Next, press the CodeRush/Refactor! key and select Declare Local.

    DeclareLocalElementBuilder

    And you'll get a line of code looking like this:

    ElementBuilder newElementBuilder = ea.NewElementBuilder();

    By the way, Declare Local, a feature that you've likely seen in CodeRush already, is a CodeProvider, just like the feature we're building now.

    Now that we have our ElementBuilder, let's add some elements. But to do this we need more information about the property we'll be creating. For example, we need to know its type, its name, and whether it has a getter and/or a setter. We can get all that information from the property we're replacing. How can we get to the property structure so we can query it? We can simply call that GetProperty method we added before, passing in the ea.Element:

    Property oldProperty = GetProperty(ea.Element);

    The ea argument for the Apply event also includes an Element property. Cool.

    OK, so now we have a reference to the oldProperty (the one we'll be replacing), and we have an ElementBuilder. Based on these two, I now have an Apply event handler that looks like this:

    private void cpImplementUnimplementedProperty_Apply(object sender, ApplyContentEventArgs ea)
    {
     
    Property
    oldProperty = GetProperty(ea.Element);
     
    if (oldProperty == null
    )
       
    return
    ;
     
    ElementBuilder
    elementBuilder = ea.NewElementBuilder();
     
    string
    newCode = GetNewPropertyDeclaration(elementBuilder, oldProperty);
      ea.TextDocument.Replace(oldProperty.Range, newCode, "Implement Property", true);
    }

    We'll discuss the last line of code in this method a little later. For now we'll focus on the call to GetNewPropertyDeclaration.

    The GetNewPropertyDeclaration method needs to generate a new property declaration based on the oldProperty. This method needs to generate a new property based on the existing one, replacing the calls to throw exceptions with real code that accesses the backing store of a field variable. Let's take this method a piece at a time, and then at the end we'll see the whole thing as a single method.

    First, we need to get the name and type of the property to declare, as well as an appropriate name for the field variable. That code looks like this:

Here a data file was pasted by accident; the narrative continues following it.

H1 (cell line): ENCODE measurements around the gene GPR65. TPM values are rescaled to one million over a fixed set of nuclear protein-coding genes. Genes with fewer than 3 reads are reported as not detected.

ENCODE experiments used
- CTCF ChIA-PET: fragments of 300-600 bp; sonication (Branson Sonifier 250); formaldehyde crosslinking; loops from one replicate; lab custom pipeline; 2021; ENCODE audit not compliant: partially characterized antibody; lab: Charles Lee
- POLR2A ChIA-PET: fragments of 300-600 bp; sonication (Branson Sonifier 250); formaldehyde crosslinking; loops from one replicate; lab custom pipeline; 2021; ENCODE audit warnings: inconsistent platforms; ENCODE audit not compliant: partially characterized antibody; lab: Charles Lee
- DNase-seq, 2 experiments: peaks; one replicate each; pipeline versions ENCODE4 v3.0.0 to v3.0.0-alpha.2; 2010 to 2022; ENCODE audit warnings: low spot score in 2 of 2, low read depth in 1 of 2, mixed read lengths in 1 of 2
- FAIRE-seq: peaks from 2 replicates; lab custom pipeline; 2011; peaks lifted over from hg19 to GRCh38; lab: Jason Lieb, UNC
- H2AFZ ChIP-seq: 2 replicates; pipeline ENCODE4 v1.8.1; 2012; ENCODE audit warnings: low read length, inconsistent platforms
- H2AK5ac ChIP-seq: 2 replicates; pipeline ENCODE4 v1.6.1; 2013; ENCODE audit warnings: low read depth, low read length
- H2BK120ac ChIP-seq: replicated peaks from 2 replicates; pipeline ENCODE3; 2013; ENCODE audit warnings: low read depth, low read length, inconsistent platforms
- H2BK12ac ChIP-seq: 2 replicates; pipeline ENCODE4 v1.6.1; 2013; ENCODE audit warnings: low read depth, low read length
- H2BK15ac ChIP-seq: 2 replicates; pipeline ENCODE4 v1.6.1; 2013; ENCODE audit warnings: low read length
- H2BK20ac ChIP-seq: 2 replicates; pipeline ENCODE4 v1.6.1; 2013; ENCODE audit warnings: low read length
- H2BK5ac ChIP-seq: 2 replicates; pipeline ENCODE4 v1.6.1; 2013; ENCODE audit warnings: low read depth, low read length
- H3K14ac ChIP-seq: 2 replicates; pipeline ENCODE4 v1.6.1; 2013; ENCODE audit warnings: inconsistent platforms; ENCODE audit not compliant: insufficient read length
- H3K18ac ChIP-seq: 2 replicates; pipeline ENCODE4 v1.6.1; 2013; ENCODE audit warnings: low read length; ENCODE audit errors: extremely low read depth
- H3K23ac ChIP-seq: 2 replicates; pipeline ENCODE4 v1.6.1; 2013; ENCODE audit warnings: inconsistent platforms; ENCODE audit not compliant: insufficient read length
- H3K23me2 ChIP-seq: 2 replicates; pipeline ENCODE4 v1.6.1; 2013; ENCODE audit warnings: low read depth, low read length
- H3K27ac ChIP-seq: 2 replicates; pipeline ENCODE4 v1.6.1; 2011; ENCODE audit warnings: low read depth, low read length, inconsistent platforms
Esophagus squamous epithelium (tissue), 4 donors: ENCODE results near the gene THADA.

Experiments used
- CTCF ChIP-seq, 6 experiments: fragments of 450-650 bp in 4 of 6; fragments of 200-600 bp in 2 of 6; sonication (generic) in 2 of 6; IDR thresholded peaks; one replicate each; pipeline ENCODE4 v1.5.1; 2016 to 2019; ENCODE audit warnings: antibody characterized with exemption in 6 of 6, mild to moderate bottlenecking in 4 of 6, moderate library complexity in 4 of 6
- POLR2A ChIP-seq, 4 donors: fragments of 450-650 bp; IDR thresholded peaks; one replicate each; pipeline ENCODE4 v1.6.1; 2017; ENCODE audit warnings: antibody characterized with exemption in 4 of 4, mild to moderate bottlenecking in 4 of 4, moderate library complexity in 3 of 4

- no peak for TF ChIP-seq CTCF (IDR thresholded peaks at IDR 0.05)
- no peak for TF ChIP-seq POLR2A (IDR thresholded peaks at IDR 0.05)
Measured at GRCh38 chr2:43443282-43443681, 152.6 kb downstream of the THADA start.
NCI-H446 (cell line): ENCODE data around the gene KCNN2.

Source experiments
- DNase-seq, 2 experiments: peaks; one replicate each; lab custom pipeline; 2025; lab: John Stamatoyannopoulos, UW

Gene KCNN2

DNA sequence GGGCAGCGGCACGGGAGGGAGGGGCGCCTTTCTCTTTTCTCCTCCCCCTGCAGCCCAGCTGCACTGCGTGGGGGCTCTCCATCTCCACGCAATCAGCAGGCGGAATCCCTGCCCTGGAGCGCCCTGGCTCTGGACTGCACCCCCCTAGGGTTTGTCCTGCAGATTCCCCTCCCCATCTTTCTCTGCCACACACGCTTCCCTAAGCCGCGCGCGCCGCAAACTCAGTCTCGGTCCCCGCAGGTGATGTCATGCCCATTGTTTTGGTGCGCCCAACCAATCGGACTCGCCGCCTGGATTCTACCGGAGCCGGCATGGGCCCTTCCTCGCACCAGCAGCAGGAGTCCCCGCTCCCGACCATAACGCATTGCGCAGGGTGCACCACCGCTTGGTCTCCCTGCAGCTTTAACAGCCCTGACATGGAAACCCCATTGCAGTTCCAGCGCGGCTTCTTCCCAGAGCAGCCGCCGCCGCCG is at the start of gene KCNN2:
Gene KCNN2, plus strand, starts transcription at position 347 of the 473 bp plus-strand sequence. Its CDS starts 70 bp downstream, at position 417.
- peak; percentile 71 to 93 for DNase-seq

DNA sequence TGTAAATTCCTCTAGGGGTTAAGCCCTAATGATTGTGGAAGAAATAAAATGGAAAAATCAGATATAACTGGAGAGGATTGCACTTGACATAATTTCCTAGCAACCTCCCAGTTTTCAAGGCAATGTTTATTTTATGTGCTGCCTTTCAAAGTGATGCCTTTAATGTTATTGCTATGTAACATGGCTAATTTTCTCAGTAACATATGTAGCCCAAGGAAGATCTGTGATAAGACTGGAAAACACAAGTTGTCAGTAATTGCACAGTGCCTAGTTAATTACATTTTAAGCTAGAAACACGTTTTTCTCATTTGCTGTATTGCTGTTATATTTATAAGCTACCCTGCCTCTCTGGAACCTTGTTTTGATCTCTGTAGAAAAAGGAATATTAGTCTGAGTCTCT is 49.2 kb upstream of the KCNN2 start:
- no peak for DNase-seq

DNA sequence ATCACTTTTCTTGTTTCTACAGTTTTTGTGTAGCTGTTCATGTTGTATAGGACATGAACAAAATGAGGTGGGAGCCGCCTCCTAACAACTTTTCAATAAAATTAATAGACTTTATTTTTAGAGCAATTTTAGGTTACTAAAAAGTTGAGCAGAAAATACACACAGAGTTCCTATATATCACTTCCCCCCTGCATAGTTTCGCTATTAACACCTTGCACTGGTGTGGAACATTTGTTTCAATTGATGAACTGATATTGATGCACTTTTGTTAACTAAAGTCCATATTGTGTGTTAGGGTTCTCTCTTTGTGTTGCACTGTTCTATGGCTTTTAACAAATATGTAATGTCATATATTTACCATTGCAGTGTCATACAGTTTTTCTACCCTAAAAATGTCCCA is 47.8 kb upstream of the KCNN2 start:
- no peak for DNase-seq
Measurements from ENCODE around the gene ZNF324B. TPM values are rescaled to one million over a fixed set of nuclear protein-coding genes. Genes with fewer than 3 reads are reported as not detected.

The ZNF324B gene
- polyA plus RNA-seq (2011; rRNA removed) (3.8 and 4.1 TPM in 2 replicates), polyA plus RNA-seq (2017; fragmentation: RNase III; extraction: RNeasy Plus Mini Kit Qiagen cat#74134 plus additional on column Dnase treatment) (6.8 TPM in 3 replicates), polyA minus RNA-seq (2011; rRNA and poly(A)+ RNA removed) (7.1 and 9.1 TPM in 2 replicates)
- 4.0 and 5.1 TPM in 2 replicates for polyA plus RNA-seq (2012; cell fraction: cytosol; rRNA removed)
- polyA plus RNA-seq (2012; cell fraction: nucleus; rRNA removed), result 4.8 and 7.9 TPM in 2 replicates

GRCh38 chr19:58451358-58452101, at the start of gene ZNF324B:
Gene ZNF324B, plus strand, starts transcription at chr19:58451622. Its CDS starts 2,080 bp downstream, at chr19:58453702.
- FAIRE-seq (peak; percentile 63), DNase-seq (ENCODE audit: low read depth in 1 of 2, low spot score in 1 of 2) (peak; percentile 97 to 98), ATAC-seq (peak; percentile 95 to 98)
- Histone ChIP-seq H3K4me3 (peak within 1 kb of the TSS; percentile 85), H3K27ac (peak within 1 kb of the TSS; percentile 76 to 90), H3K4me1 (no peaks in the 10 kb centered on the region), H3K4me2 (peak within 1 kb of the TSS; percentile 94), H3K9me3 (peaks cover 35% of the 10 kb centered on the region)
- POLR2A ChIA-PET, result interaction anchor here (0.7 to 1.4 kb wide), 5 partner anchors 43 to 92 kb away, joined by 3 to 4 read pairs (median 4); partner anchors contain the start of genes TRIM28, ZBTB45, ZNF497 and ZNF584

private static string GetNewPropertyDeclaration(ElementBuilder elementBuilder, Property oldProperty)
    {
     
    string
    propName = oldProperty.Name;
     
    string
    typeName = oldProperty.GetTypeName();
     
    string fieldVariableName = CodeRush.Strings.Get("FormatFieldName"
    , propName);
      ...
    }

    The most interesting line of code here is the the call into CodeRush.Strings.Get. This is turn makes a call into a StringProvider named "FormatFieldName". This StringProvider formats the passed-in parameter (propName) so it matches your style for field declarations. You can change the style for identifiers in the Editor\Code Style\Identifiers options page.

    By the way, this StringProvider is used in a number of templates, including templates that generate properties with backing store. You can find documentation for this and other StringProviders in the CodeRush User Guide, in the Reference\String Providers section.

    ClickFormatFieldName

    Here's what you will see when you click the FormatFieldName link:

    FormatFieldName

    Next, we need to add the backing store declaration to the elementBuilder, like this:

      Variable fieldVar = elementBuilder.AddVariable(null, typeName, fieldVariableName);
      fieldVar.IsStatic = oldProperty.IsStatic;

    So the AddVariable method on ElementBuilder generates a tree structure that looks like this:

    TreeVariable

    It's a Variable named "_Foo" (or whatever value you pass in through fieldVariableName) with a DetailNode that is a TypeReferenceExpression named "int" (or whatever value you pass in through typeName). When generated, this tree structure will become this in C#:

    int _Foo;

    Next we need to add the property declaration to the elementBuilder, like this:

    Property newProperty = elementBuilder.AddProperty(null, typeName, propName);
    newProperty.Visibility = oldProperty.Visibility;
    newProperty.IsStatic = oldProperty.IsStatic;
    newProperty.IsVirtual = oldProperty.IsVirtual;
    newProperty.IsOverride = oldProperty.IsOverride;
    newProperty.IsExplicitInterfaceMember = oldProperty.IsExplicitInterfaceMember;